Australia and the Other Side travel blog

Movin' Stuff Down the Road

Lili & the Guys

Take One & Pass it Along

NO WAY I'm Drinkin' This !

The Guys Havin' a Laugh

Explaining the Hair Wigs

Style I - Everyday Wig

Style II - Formal Wig

Typical Roadside Image

Along the Highlands Highway

Common sight along the Highway

Walking in the highlands Forest w/ Thomas

The Highlands Highway - Potholes anyone ?

Marston Mat Bridge

Close-up

Traditional Village Entry Archway

Village Transit Center

Outside the Tari Airport

Tari Airport Terminal

All Aboard

The Symbols Represent the PNG Provinces

The Highlands From 4,000 feet up

Sunset in the Highlands


It is strange to be on a large scale property and be the only guests. Kind of special. but a bit weird. We walk the property grounds, just Lidia & I, and see many new, different bird species.

Asked the staff whether they could arrange a local village visit for us & they did. We visited two different villages. One thing in common is that men & women sleep in different houses; even if married. If a man goes into a 'women' house, even to visit his wife, that infraction of the law will cost him 1,000 kina ! Did not hear of a reciprocal fine for women - maybe they have no interest !? The men showed demonstrated face painting, head-dress construction of various bird feathers ( much to Lidia's dismay), fire making without matches, and weapons usage. The women showed us farming techniques and a personal lesson for Lidia of dressing in traditional garb. Then we visited a men-only hair wig academy. Here the prospective wig-gies must remain for 18 months & can not leave unless accompanied by the wig master; and even then only for a family funeral, wedding, or emergency. At the end of the 18 months the 'students' get a total haircut and their locks are fashioned into a wig. The first one is for everyday use. If they choose another 18 month stay they can have a formal wig made of their shorn locks. Mind you - only unmarried men can participate - once married, they are banned from the wig academy.

At the wig school the guys demonstrated smoking a bong-like pipe with locally grown tobacco. They were surprised when I agreed to 'take a toke' - Memories of days gone by ! The tobacco actually tasted pretty good, though as I've not smoked lately I got a bit of a buzz.

Went birding early the next morning, 06:00, with the Lodge guide & a driver. From Ambua we headed up into the Highlands on the National Highway to the Tari Gap. Didn't get a few hundred meters when Thomas, the birding guide, spotted a King of Saxony Bird of Paradise; great clear view as he, the bird, perched in a dead tree branch showing off his long tail feathers and head plumes. We continued along the highway, stopping often, to view various new species. After about an hour we reached the 'Gap' where large trees were no longer, only fields of grass & shrubs; reminded me of Colorado meadows above the timber line. A great day birding in beautiful countryside with pleasant cool, dry sunny weather.

Then we returned to the Lodge in the early afternoon and are greeted by 20+ police officers at the main lodge, some with AK-47's, others with shotguns, handguns & batons - and those weren't for twirling in a Drum Corp Band ! What the heck are we in NOW ! After we're advised not to venture around the property un-escorted we learn that 2 or 3 men had confronted the manager on duty during our birding excursion and 'requisitioned' 3 cases of beer. Not sure if they, or the beer, were apprehended ? Very interesting stay at the Lodge.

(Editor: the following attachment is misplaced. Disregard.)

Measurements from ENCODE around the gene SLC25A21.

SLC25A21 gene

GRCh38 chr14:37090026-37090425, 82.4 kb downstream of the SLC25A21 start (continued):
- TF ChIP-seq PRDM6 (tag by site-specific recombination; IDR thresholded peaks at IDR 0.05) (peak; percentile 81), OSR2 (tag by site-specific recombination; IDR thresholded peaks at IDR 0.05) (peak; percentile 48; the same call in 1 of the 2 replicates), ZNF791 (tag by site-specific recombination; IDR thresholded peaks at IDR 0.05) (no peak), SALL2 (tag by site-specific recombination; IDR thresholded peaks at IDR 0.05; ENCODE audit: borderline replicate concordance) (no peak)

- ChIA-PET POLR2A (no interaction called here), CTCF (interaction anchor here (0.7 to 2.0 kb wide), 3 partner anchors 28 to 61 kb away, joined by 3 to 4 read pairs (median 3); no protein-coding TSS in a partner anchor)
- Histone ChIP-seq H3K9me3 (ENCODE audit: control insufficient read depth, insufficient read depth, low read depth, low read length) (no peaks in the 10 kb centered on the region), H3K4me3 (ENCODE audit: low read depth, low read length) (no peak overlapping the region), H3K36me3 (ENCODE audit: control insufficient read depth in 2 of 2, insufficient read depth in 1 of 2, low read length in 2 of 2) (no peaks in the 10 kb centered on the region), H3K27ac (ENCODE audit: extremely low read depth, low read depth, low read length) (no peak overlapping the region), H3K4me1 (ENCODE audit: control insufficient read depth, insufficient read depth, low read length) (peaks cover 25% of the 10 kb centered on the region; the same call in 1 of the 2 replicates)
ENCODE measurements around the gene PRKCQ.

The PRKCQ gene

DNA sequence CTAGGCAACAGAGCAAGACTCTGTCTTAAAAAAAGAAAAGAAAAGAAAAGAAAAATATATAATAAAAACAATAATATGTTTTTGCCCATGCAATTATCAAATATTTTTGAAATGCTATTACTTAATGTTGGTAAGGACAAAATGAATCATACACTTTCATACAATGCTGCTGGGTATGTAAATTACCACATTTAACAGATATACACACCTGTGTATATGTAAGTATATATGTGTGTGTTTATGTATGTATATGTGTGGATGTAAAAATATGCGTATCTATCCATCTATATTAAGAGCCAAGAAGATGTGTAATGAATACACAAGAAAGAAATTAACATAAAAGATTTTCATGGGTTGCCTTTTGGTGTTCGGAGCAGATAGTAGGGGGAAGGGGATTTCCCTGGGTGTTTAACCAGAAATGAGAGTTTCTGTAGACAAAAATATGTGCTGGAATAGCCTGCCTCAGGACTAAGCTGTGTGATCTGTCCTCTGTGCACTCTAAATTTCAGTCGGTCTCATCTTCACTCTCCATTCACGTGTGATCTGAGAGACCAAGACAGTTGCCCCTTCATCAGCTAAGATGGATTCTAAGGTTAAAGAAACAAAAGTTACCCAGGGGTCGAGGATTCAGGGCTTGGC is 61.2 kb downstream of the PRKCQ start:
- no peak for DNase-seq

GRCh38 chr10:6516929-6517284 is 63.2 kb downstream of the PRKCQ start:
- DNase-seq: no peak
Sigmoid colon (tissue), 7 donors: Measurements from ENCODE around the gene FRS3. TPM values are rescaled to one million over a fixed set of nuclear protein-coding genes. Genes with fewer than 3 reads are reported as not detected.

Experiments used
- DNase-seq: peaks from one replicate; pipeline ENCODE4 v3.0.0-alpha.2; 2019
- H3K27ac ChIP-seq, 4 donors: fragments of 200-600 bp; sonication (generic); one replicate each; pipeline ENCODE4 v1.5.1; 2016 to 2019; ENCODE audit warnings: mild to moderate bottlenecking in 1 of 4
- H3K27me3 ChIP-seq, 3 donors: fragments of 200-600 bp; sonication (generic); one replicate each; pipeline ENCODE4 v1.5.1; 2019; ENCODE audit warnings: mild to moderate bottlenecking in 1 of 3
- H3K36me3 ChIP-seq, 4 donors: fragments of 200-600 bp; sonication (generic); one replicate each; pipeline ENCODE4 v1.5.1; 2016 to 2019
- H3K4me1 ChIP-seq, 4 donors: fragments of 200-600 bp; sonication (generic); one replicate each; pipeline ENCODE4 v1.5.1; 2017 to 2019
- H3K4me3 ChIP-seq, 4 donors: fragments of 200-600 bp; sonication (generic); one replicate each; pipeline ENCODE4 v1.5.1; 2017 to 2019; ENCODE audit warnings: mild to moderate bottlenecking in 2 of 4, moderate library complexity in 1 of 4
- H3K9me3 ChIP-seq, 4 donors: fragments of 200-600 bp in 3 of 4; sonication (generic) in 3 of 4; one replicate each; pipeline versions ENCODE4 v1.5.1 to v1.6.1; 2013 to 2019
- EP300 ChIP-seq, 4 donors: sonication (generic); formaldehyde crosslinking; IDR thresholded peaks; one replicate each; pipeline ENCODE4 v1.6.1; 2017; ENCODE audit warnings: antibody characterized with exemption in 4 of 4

Next day we leave Ambua for Tari to fly to Hagen to spend the night as the ongoing flight to POM is booked full. We bid ado to the three Ambua employees who accompanied us to the airport. The flight from Hagen is late arriving due to low & dense fog/clouds. So we wait in the 10' x 10' 'terminal' building that has 6 plastic chairs. Strike up a conversation with the young women working the counter who's on her third day at her new job. Very pleasant, personable woman who is well suited for this 'dealing with the public' job. Her English was also very good which facilitated our discussions. An hour passes & now we're engaged with a rotating assemblage of locals (40-60 men, women & children) who are there (obviously mostly outside the building) to bid good-bye to family/friends departing or welcoming the now late arrivals. When Lidia produces a container of chewing gum she has every youngster eventually shyly peering around the 'waiting room/ departure lounge' door, eyes wide in hopes of receiving a piece of gum. They all do, and now we're surrounded by a contingent of appreciative smiling gum chewers. The inbound plane finally arrives and we leave the 'terminal' to board the plane on the tarmac when the Ambua manager walks up to wish us well - he & the other van members had sat in the parking lot (almost two hours) to ensure we were safely aboard the plane !

The flight to Hagen was uneventful as was our stay in Hagen. Our stay in POM the next night was not. Purportedly the establishment we stayed in was in a "safe to walk around peaceful neighborhood" (Lonely Planet). It barely had sidewalks, and nothing you'd remotely want to walk to ! And there was no aircon (95 degrees plus with 90%+ humidity), AND shouting/arguing crowds outside till well past midnight, AND continuous loud traffic. Early the next morning (06:00) instead of walking around the 'pleasant' neighborhood we took a taxi to the airport, and then a hotel shuttle to a 'Shangri-la' set in the hills above the airport. What a different world - much to Lidia's relief ! Spent 6 hours there before returning to the airport for our flight to Cairns. One night there & then on to Singapore.

The adventure goes on.

Ciao for now.

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